On the way to the kuramoto's manor, the group discussed their findings. "So you believe that the saboteur is Mieko-toji?" Musashi asked Kakeru.

"I think so. Do you think she would attack Takayama in order to impress Tsumago-san?"

Fukasu thought about the woman's behavior and shuddered, "Yeah."

"Probably," said Takashi.

"Shall we tell Tsumago-san?" Musashi asked.

"Hmm, no. Not yet, at least. I think we need more proof," Kakeru replied as they arrived at the manor.


Tsumago proved a more than able host. The five heroes enjoyed a dinner of yakitori and rice which they washed down with lots and lots of sake. By the end of the meal, each of the travelers had at least ten empty skewers of the sweet, grilled food scattered around his or her plate, and had had at least ten cups of the sweet, sacred intoxicant. Kakeru, Musashi, and Kyoji had gone after the chicken with gusto, while Fukasu and Takashi had filled their bellies mainly with the shiitake mushrooms. Mmmmm, mushrooms, Fukasu thought to herself. After dinner, the group retired for the evening, vowing to investigate further in the morning.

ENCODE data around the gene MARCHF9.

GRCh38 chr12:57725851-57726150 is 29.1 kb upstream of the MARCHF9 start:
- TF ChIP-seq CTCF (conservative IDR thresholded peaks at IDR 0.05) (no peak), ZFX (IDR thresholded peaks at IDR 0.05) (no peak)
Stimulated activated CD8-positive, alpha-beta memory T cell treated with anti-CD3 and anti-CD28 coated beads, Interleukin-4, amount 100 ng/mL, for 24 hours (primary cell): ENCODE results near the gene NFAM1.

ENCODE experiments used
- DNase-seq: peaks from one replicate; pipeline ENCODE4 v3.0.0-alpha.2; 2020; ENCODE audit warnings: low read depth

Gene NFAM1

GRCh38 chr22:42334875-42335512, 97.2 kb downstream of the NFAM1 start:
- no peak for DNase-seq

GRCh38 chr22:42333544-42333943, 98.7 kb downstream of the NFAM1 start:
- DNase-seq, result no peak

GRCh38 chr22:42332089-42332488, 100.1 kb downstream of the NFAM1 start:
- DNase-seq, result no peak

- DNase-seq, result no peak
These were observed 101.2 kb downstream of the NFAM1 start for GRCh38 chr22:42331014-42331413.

While the other adventurers got ready to soak in the hot baths, Fukasu wandered around her room restlessly; all the activity in the past few days had jangled her nerves, and she felt the need to get out. She slid open the rice paper door to her room and padded out into the hallway. Kakeru emerged from his room at about the same time, and, when he cocked an eyebrow at her, she shrugged. "I'm too wound up right now," she said, "I'm going to go stretch my wings for a bit."